06/05/2014 - 06:34

Meeting Iran's nuclear fuel supply needs

Dina EsfandiaryAriane Tabatabai

Dina Esfandiary

Dina Esfandiary is a research associate with the Non-Proliferation and Disarmament Programme at the International Institute for Strategic Studies.

Ariane Tabatabai

Ariane Tabatabai is a Stanton nuclear security fellow at the Harvard Kennedy School’s Belfer Center for Science and International Affairs.

During the latest round of nuclear negotiations between Iran and six world powers, high-level discussion focused on Tehran’s “practical needs,” or how much fuel the country requires to keep its domestic nuclear energy program running. It’s a sticking point in talks. Iran’s negotiating partners—the United States, Russia, China, Britain, France, and Germany, or P5+1—say that Iran receives all the fuel it requires for its program from foreign providers, and therefore doesn’t need to enrich uranium on its soil. But Iran’s government believes that relying on external supplies would make the country vulnerable, and insists that it needs to be self-sufficient—a goal that causes consternation in the West. Whether or not Tehran is accurate in its assessment, it will have to be satisfied for a deal to come off.

Does Iran really need to be self-sufficient in nuclear fuel? Its insistence on having an indigenous enrichment program has often been dismissed in the West as an issue of national pride. It’s important not to discount pride as an element of any agreement— after all, Iran’s negotiators will need to take home a deal they can stand behind. But Tehran’s concerns extend beyond just nationalism. Reliance on other countries for energy is a dicey strategic prospect, as the United States knows only too well. And Iran has been cheated a number of times.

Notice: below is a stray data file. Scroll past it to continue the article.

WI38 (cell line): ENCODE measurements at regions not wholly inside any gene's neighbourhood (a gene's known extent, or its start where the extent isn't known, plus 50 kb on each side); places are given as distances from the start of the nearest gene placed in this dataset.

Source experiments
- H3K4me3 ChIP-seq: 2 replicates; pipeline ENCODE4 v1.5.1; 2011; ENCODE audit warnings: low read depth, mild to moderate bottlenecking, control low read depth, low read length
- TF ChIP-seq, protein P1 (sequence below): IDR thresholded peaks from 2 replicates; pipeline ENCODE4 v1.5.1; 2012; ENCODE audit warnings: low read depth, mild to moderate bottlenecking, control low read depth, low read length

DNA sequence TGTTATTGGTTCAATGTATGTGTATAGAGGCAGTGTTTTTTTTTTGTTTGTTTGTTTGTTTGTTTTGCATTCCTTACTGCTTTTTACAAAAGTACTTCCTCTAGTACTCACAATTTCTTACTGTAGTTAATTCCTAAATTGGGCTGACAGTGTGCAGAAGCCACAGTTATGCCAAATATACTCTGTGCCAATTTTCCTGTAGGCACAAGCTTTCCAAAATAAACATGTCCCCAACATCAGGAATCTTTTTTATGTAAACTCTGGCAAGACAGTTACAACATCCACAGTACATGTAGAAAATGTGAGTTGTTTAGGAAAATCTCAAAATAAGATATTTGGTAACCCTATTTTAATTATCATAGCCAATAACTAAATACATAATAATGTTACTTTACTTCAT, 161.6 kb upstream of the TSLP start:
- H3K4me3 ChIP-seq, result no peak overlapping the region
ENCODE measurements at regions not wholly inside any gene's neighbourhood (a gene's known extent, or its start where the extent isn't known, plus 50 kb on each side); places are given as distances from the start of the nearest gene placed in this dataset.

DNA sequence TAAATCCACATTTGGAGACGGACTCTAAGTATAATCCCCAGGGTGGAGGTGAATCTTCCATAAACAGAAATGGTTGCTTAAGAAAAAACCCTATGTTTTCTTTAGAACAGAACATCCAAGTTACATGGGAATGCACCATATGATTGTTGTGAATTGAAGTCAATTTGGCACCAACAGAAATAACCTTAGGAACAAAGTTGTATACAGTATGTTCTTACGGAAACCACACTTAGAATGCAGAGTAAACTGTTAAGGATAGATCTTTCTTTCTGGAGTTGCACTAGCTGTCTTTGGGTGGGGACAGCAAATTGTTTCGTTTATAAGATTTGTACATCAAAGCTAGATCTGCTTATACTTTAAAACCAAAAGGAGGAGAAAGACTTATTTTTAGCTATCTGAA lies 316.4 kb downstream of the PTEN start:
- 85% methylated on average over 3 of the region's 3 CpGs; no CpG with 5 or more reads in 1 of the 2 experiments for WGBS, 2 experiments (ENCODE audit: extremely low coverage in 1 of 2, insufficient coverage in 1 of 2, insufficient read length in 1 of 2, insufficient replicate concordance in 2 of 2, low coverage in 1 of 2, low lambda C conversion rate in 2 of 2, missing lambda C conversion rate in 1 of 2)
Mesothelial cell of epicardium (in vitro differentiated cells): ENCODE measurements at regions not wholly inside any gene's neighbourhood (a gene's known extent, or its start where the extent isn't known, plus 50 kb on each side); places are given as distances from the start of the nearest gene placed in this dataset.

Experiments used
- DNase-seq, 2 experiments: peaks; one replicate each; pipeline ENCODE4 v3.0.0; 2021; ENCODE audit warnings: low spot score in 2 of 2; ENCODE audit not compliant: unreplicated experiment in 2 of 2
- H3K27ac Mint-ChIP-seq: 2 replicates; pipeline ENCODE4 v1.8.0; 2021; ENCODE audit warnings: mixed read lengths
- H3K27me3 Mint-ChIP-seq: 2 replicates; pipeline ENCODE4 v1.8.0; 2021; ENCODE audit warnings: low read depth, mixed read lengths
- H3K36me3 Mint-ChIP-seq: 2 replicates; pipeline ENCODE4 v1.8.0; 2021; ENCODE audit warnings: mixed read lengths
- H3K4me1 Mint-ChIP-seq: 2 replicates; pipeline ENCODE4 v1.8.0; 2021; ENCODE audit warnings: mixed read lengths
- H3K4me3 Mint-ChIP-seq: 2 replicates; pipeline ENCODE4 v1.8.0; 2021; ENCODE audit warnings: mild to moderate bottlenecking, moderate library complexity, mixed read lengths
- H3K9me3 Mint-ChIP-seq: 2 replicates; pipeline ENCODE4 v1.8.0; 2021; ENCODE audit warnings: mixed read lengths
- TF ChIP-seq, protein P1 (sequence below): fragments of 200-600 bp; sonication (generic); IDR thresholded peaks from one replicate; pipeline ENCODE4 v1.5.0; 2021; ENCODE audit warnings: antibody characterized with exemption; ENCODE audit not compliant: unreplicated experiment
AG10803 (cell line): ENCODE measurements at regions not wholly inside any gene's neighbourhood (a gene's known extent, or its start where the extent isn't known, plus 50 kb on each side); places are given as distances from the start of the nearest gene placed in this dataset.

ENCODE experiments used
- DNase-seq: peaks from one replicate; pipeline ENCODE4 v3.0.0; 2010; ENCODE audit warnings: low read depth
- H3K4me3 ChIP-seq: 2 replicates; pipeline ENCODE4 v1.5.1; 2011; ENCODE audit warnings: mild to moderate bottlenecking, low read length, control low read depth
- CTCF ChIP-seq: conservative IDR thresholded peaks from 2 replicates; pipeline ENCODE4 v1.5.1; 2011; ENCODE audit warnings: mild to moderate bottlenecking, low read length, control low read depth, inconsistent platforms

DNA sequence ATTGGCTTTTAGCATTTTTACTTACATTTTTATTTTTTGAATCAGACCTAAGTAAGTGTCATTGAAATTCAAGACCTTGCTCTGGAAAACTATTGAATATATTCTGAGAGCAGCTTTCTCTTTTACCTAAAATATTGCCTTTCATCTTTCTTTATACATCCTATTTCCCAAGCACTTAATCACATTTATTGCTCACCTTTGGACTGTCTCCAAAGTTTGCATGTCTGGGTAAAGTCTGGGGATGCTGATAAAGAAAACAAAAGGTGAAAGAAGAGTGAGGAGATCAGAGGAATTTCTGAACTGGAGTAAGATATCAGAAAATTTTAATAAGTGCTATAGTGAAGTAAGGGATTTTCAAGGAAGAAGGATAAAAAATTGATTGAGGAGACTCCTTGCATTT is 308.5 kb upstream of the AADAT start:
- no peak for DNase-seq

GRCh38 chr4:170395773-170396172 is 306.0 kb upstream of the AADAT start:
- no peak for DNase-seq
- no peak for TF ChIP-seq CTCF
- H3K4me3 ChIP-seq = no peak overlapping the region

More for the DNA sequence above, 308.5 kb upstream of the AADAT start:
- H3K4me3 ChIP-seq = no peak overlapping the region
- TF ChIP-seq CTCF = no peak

When negotiators discuss Iran’s practical needs, they are specifically referring to the Arak heavy water reactor and the Bushehr civilian nuclear power plant. Plans for the development of future power plants also have to be taken into consideration.

The United States says Iran doesn’t need an indigenous enrichment program because Russia, the supplier for Bushehr, will meet Tehran’s enriched uranium needs. Russia agreed to help Iran complete the power plant at Bushehr in 1992, and committed itself to providing enough fuel for its first ten years of operation beginning in 2011. There is no clause regarding further fuelling of Bushehr after 2021, or guaranteeing the fuel for potential additional power plants built with Russia’s help.

If Arak’s reactor is converted to run on low-enriched uranium (which will depend on the final form of a deal), then it and the Bushehr plant will need a total of at least 100,000 separative work units (SWU) of enrichment capacity per year, an amount beyond the capacity of Iran’s current 19,000 available centrifuges. (Not all of them are in use; there are a great deal more available than in operation.)

To achieve a capacity of 100,000 SWU, Tehran would have to drastically expand the number and efficiency of its centrifuges, something it cannot do in the immediate future. According to recent production data from the Natanz Fuel Enrichment Plant, Iran’s IR-1 centrifuges have achieved an average annual output of about 0.78 SWUs per machine. If each of Iran’s estimated 9,000 currently operating centrifuges  produces an average of 0.78 SWUs per year, their total output over one year would be 7,020 SWUs, or 585 SWUs per month. If there were no increase in the number or efficiency of its centrifuges, it would take more than 14 years for Iran to produce enough fuel for its facilities.